Malignant melanoma

Patterns of metastasis to the small bowel, reliability of imaging studies, and clinical relevance

Greg N. Bender, Dean D T Maglinte, John H. McLarney, Douglas Rex, Frederick M. Kelvin

Research output: Contribution to journalArticle

107 Citations (Scopus)

Abstract

OBJECTIVES: The aims of this study were to determine the frequency of different patterns of melanoma metastases to small bowel on radiological examination, and to assess the reliability of the most commonly used radiological methods for detecting these lesions. METHODS: The records of cases archived as melanoma metastatic to the small bowel of the Armed Forces Institute of Pathology were reviewed. The clinical information, type of imaging procedure performed, and radiological features were analyzed and compared to the findings at surgery and at autopsy. RESULTS: A total of 32 patients had clinical and surgical data with pathological confirmation. Seven patients had metastasis involving the duodenum, 22 had jejunal involvement, and 11 had ileal involvement. Metastases were categorized as polypoid, cavitary, infiltrating, or exoenteric. The polypoid pattern was seen in 20 patients (63%), six of whom showed multiple polypoid lesions (>10), referred to aspolyposis. The "target lesion," a discrete polypoid mass with a central ulceration, was observed in only three (9%) of the 32 patients. Eight patients (25%) demonstrated a cavitary pattern, a circumferential mass with inner marginal necrosis, and five (16%) showed an infiltrating pattern. One patient (3%) had an exoenteric lesion with a fistulous tract. The small bowel follow-through demonstrated 32 of 55 metastases (sensitivity 58%). Contrast-enhanced CT demonstrated 32 of 48 masses (sensitivity 66%). Of the six cases of malignant polyposis, none were identified using CT, and only two were diagnosed by small bowel follow-through. CONCLUSIONS: The polypoid pattern, equally distributed between the jejunum and ileum, is the most common manifestation of metastatic melanoma to the small bowel. The target lesion was infrequently seen in this series. Small bowel follow-through and conventional CT seem to be unreliable in demonstrating melanoma metastases to the small bowel.

Original languageEnglish (US)
Pages (from-to)2392-2400
Number of pages9
JournalAmerican Journal of Gastroenterology
Volume96
Issue number8
DOIs
StatePublished - 2001
Externally publishedYes

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Melanoma
Neoplasm Metastasis
Jejunum
Ileum
Duodenum
Clinical Studies
Autopsy
Necrosis
Pathology

ASJC Scopus subject areas

  • Gastroenterology

Cite this

Malignant melanoma : Patterns of metastasis to the small bowel, reliability of imaging studies, and clinical relevance. / Bender, Greg N.; Maglinte, Dean D T; McLarney, John H.; Rex, Douglas; Kelvin, Frederick M.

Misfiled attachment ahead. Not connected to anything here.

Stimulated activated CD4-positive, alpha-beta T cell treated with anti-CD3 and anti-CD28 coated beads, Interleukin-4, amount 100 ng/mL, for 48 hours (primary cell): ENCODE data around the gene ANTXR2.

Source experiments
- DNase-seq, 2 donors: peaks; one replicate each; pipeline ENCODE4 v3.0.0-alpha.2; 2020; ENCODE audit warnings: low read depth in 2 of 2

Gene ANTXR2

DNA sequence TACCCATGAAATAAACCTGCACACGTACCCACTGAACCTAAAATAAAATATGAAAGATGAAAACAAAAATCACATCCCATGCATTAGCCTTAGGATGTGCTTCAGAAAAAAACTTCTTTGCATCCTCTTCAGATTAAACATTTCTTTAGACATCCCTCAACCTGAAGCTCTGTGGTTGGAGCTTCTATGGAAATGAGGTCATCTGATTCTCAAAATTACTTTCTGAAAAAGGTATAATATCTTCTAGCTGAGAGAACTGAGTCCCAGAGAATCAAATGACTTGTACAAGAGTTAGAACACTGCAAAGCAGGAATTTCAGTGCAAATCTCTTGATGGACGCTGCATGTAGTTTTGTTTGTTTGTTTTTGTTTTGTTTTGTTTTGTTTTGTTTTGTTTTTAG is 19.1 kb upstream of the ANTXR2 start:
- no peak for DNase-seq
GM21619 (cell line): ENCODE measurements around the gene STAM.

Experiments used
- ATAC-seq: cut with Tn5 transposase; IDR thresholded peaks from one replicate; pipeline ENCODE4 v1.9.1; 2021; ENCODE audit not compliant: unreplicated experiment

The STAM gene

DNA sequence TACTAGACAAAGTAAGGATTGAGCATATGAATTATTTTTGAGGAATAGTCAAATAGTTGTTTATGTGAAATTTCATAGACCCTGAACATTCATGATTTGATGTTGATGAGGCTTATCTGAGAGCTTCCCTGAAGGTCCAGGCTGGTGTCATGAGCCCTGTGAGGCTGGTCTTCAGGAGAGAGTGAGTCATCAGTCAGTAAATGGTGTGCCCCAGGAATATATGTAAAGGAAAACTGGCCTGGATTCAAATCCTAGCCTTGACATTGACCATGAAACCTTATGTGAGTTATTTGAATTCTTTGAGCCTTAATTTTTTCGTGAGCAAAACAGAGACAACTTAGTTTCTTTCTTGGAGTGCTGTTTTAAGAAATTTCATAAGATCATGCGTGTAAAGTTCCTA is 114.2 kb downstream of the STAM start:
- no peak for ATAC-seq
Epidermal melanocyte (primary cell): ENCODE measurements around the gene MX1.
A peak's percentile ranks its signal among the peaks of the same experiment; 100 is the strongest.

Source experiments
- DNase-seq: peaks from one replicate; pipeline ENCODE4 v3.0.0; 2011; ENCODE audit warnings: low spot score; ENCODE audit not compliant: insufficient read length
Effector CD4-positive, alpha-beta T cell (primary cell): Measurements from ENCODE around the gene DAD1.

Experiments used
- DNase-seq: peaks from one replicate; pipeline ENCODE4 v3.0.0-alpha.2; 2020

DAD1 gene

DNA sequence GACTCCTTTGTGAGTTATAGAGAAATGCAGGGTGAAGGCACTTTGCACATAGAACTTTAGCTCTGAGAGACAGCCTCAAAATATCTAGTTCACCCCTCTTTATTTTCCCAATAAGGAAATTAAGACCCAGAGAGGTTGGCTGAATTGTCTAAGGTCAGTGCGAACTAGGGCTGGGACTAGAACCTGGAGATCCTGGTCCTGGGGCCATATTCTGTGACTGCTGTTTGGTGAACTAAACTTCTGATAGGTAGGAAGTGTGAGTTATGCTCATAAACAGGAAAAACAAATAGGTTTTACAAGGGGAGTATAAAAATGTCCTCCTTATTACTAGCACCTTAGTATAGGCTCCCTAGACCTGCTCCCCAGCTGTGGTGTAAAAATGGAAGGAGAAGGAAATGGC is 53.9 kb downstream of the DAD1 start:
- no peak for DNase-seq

In: American Journal of Gastroenterology, Vol. 96, No. 8, 2001, p. 2392-2400.

Research output: Contribution to journalArticle

Bender, Greg N. ; Maglinte, Dean D T ; McLarney, John H. ; Rex, Douglas ; Kelvin, Frederick M. / Malignant melanoma : Patterns of metastasis to the small bowel, reliability of imaging studies, and clinical relevance. In: American Journal of Gastroenterology. 2001 ; Vol. 96, No. 8. pp. 2392-2400.
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abstract = "OBJECTIVES: The aims of this study were to determine the frequency of different patterns of melanoma metastases to small bowel on radiological examination, and to assess the reliability of the most commonly used radiological methods for detecting these lesions. METHODS: The records of cases archived as melanoma metastatic to the small bowel of the Armed Forces Institute of Pathology were reviewed. The clinical information, type of imaging procedure performed, and radiological features were analyzed and compared to the findings at surgery and at autopsy. RESULTS: A total of 32 patients had clinical and surgical data with pathological confirmation. Seven patients had metastasis involving the duodenum, 22 had jejunal involvement, and 11 had ileal involvement. Metastases were categorized as polypoid, cavitary, infiltrating, or exoenteric. The polypoid pattern was seen in 20 patients (63{\%}), six of whom showed multiple polypoid lesions (>10), referred to aspolyposis. The {"}target lesion,{"} a discrete polypoid mass with a central ulceration, was observed in only three (9{\%}) of the 32 patients. Eight patients (25{\%}) demonstrated a cavitary pattern, a circumferential mass with inner marginal necrosis, and five (16{\%}) showed an infiltrating pattern. One patient (3{\%}) had an exoenteric lesion with a fistulous tract. The small bowel follow-through demonstrated 32 of 55 metastases (sensitivity 58{\%}). Contrast-enhanced CT demonstrated 32 of 48 masses (sensitivity 66{\%}). Of the six cases of malignant polyposis, none were identified using CT, and only two were diagnosed by small bowel follow-through. CONCLUSIONS: The polypoid pattern, equally distributed between the jejunum and ileum, is the most common manifestation of metastatic melanoma to the small bowel. The target lesion was infrequently seen in this series. Small bowel follow-through and conventional CT seem to be unreliable in demonstrating melanoma metastases to the small bowel.",